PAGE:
by Sarah J.F. Braley | September 01, 2008

 Ed Netzhammer
Ed Netzhammer
When the 607-room Omni Fort Worth opens in Texas in January, the property will allow planners to tip food and beverage staff according to how well they perform.

A 15 percent service charge, about half of which goes to the banquet staff, will be applied to F&B bills; meeting planners then will have the opportunity either to leave the total as is if the service was adequate or push the percentage upward if their experience was exceptional. The gratuity system will be in place at the hotel, and, if details can be finalized, at the Fort Worth Convention Center, whose catering will be provided by the Omni Fort Worth beginning in January. That 15 percent base is 5 to 7 percent lower than what other Omni properties charge, and 6 percent lower than the convention center’s current fee.

“People expect if they get average service at a restaurant, they will pay 15 percent,” said Ed Netzhammer, general manager of the new hotel and regional manager of operations for Irving, Texas-based Omni Hotels. “They will pay 20 to 25 percent if they get better service.”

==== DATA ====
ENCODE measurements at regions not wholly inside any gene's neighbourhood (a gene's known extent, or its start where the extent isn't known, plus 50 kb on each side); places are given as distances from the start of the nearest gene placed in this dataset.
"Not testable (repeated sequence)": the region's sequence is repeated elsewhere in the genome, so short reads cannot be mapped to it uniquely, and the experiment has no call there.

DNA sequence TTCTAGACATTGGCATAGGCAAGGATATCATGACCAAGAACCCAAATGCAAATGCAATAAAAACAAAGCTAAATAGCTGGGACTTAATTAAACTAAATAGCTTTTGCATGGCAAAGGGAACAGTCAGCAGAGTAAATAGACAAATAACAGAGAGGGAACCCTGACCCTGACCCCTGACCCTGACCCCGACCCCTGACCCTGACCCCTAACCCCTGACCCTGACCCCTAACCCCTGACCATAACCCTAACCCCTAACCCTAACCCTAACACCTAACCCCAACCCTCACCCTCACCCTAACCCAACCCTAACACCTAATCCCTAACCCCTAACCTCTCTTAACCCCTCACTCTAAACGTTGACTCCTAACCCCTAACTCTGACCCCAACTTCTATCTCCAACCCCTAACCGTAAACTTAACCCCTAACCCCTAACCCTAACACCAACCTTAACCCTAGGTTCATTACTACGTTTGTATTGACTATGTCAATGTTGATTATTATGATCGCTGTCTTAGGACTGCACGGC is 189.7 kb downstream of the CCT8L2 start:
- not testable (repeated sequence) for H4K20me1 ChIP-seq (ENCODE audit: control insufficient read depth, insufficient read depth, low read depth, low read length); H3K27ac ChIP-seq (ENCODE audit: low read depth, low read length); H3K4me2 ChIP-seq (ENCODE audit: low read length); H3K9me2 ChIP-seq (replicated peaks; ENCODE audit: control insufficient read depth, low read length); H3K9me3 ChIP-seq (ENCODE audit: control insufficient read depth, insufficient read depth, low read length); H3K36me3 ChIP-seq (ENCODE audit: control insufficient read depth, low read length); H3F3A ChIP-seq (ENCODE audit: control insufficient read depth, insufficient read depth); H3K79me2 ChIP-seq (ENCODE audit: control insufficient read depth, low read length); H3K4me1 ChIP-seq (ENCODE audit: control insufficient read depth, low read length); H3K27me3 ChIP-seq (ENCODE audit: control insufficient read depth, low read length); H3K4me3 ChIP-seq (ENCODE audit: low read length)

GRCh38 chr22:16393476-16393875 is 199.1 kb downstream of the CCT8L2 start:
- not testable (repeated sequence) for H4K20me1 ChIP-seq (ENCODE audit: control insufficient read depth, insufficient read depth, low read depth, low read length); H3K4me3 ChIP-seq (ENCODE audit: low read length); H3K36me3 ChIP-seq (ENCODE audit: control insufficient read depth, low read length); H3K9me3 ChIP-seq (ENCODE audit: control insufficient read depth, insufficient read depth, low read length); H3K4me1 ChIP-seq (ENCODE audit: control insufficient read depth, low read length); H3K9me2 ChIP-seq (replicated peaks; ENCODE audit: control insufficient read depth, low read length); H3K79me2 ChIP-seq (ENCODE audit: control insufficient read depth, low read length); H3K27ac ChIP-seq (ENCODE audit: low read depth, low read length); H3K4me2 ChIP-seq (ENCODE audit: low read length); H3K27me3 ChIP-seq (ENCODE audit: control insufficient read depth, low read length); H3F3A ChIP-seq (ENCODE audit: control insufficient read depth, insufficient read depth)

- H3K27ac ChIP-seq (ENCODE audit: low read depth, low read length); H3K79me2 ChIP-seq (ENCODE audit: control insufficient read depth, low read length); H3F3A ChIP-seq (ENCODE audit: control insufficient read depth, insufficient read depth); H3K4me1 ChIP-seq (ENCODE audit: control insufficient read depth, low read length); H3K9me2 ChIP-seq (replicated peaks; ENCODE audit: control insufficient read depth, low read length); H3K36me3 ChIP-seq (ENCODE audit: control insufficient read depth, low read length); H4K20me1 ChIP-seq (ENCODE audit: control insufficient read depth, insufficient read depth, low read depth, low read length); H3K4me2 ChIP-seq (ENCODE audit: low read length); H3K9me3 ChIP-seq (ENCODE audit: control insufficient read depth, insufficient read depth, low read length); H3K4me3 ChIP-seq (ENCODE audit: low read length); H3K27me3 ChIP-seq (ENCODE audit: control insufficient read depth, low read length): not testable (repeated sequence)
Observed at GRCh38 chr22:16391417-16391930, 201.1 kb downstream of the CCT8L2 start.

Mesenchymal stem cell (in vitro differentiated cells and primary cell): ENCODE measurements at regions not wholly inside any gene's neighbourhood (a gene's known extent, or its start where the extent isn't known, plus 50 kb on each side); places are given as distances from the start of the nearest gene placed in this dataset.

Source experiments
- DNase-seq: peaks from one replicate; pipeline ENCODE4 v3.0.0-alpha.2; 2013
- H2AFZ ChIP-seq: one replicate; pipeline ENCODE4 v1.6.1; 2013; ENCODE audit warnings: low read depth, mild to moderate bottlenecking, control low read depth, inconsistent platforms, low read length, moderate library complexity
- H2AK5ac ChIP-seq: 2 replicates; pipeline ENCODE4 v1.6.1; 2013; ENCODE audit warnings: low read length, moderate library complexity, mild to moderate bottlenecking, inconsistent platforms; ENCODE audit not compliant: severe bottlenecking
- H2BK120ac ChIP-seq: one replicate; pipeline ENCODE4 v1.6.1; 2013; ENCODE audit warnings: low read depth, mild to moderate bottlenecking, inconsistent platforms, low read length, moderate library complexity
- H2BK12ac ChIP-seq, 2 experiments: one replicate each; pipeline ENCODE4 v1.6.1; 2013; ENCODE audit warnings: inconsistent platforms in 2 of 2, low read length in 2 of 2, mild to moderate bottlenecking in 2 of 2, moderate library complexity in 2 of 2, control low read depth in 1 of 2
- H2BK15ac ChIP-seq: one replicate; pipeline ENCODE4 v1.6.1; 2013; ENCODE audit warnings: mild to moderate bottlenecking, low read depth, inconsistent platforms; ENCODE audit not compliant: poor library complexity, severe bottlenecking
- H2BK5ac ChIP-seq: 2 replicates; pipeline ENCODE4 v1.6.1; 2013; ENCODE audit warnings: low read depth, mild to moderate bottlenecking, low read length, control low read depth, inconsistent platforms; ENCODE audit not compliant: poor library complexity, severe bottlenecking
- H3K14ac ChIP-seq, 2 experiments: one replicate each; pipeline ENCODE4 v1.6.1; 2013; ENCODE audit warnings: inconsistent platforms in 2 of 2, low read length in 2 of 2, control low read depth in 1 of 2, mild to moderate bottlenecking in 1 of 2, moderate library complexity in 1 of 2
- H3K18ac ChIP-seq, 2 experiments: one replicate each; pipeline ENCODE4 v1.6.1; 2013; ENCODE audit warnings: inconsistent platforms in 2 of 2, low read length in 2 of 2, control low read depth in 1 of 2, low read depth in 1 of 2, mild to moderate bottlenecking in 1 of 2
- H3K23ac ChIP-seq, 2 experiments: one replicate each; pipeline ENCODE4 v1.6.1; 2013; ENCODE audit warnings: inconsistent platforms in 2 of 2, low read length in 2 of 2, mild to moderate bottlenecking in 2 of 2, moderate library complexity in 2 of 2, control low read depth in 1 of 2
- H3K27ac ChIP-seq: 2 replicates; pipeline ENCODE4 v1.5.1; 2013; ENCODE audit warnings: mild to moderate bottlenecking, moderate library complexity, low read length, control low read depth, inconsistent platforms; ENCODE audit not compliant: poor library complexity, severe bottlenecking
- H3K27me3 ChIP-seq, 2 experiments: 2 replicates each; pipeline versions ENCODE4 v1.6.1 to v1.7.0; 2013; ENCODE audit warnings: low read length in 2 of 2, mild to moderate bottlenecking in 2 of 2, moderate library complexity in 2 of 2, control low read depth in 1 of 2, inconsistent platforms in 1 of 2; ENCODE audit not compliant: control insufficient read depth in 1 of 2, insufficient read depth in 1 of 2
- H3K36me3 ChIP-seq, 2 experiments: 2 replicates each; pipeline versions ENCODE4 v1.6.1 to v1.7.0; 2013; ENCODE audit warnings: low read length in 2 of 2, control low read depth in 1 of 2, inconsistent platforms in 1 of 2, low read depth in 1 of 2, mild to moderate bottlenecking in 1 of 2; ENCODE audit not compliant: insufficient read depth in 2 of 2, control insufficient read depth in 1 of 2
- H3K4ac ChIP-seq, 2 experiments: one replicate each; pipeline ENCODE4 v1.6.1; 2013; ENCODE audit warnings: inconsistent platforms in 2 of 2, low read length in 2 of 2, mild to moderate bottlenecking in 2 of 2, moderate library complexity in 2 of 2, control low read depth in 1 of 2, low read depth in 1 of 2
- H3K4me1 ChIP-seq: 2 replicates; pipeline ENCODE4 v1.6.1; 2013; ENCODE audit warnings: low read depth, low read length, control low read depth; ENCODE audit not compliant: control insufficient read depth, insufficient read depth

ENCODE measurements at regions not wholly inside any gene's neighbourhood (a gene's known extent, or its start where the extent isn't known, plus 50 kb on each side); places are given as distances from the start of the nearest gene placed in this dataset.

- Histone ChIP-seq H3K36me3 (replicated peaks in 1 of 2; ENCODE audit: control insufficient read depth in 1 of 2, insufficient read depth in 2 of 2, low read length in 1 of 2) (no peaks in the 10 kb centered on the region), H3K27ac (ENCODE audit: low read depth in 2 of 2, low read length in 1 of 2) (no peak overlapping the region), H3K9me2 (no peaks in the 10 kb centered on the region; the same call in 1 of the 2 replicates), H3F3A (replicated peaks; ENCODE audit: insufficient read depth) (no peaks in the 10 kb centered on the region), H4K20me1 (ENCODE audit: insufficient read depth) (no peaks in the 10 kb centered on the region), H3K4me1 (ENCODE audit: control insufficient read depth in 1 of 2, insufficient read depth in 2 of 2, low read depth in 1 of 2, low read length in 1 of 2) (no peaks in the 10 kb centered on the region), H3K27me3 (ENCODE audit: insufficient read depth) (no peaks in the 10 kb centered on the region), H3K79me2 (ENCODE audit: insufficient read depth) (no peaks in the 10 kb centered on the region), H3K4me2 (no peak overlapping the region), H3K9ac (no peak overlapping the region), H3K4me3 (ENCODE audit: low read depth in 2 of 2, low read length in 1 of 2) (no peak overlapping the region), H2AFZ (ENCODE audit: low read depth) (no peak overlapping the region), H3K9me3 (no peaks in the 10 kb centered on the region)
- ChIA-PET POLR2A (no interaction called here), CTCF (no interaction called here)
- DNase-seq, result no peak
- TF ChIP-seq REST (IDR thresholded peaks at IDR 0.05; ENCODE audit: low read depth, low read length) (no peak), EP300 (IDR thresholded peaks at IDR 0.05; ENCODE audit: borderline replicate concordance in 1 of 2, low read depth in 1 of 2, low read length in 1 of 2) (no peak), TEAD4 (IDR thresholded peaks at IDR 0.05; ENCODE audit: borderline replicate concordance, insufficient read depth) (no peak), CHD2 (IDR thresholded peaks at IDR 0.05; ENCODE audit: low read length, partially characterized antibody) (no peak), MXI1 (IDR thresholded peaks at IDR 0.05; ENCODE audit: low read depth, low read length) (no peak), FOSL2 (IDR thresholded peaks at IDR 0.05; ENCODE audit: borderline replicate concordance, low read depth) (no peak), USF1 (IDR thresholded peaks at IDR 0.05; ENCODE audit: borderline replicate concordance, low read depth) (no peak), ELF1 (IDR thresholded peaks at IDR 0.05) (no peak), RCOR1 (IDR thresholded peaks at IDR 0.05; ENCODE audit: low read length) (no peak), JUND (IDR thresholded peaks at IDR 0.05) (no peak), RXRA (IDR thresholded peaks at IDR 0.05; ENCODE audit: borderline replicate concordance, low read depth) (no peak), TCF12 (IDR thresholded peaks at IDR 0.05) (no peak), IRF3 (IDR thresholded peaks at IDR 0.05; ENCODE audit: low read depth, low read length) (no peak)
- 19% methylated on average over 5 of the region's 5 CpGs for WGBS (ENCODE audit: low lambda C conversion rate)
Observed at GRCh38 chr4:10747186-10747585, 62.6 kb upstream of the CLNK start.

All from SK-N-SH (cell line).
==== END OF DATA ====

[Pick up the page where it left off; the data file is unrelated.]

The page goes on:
The program was born out of advisory board meetings held by Omni and by the Fort Worth Convention & Visitors Bureau, where the subject of gratuities and rising banquet prices was a hot button. “Conceptually, our advisory board supported the idea unanimously,” said David DuBois, president and CEO of the Fort Worth Convention & Visitors Bureau.

“We had meeting planners saying this was a major issue facing the industry,” Netzhammer noted, “and we wanted to see what it was that we could do differently.”

Netzhammer expects the gratuity system will inspire his staff to provide exemplary experiences. “I believe that I will give the best banquet and catering service of any hotel out there, because my associates will be inspired by a gratuity,” he said.

“This sounds great, budgetwise,” said Debi Garrett, senior event planner for Poway, Calif.-based Mitchell 1, publishers of auto-repair software. (She now pays the high service charges and tips exemplary individuals above that.) “It could be a double-edged sword, though, because as a corporate planner, I might have to explain why I’m adding to the master bill.”

If the program is well received, it might expand to other properties in the Omni portfolio.